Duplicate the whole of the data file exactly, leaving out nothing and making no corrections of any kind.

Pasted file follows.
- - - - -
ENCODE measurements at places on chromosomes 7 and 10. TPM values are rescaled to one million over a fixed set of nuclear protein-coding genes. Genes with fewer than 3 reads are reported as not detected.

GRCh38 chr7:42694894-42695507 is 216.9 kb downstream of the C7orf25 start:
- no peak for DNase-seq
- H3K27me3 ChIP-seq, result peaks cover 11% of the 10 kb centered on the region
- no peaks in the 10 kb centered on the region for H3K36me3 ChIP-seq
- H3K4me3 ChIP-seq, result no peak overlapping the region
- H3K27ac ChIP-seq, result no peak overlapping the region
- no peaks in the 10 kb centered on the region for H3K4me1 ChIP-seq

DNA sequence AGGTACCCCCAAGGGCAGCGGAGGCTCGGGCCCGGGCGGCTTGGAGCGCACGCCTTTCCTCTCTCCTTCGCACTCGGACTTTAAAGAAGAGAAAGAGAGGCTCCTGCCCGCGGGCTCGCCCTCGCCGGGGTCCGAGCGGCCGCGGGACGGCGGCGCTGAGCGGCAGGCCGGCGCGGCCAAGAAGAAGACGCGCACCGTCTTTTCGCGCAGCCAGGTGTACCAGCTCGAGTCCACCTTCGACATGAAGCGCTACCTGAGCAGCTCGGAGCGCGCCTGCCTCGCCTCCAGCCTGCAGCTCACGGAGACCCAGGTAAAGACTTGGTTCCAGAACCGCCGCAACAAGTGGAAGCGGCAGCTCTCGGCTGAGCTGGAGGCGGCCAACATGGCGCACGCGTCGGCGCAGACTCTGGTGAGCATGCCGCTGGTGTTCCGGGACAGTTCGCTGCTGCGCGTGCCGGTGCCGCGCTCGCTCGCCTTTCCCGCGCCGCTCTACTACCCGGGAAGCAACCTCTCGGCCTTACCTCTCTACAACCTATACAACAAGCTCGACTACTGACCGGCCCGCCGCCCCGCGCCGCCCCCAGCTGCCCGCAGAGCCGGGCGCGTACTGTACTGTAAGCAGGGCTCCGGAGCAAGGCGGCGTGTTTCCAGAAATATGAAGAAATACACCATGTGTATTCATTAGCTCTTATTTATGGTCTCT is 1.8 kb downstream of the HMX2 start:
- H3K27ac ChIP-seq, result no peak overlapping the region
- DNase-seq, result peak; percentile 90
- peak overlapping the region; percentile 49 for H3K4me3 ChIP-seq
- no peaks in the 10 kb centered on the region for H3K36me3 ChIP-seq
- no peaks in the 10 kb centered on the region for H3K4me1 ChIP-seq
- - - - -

ENCODE measurements at places on chromosomes 7 and 10. TPM values are rescaled to one million over a fixed set of nuclear protein-coding genes. Genes with fewer than 3 reads are reported as not detected.

GRCh38 chr7:42694894-42695507 is 216.9 kb downstream of the C7orf25 start:
- no peak for DNase-seq
- H3K27me3 ChIP-seq, result peaks cover 11% of the 10 kb centered on the region
- no peaks in the 10 kb centered on the region for H3K36me3 ChIP-seq
- H3K4me3 ChIP-seq, result no peak overlapping the region
- H3K27ac ChIP-seq, result no peak overlapping the region
- no peaks in the 10 kb centered on the region for H3K4me1 ChIP-seq

DNA sequence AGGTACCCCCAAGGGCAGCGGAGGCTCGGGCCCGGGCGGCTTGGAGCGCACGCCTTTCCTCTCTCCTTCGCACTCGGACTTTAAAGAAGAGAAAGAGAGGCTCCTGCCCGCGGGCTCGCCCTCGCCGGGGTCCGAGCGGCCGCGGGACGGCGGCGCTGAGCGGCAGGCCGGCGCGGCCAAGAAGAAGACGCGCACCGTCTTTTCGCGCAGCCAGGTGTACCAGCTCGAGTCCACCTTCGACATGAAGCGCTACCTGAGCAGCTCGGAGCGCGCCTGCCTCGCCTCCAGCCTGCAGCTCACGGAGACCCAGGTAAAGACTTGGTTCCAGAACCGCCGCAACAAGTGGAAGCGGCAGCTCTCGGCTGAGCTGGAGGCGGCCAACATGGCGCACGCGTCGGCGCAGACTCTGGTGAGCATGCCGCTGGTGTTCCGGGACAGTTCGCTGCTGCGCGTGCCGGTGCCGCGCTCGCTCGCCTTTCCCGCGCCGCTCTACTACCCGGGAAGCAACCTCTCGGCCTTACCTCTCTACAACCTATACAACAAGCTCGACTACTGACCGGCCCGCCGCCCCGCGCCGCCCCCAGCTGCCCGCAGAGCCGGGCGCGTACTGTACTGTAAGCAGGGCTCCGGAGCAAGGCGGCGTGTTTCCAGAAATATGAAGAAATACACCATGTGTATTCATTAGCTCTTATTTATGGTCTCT is 1.8 kb downstream of the HMX2 start:
- H3K27ac ChIP-seq, result no peak overlapping the region
- DNase-seq, result peak; percentile 90
- peak overlapping the region; percentile 49 for H3K4me3 ChIP-seq
- no peaks in the 10 kb centered on the region for H3K36me3 ChIP-seq
- no peaks in the 10 kb centered on the region for H3K4me1 ChIP-seq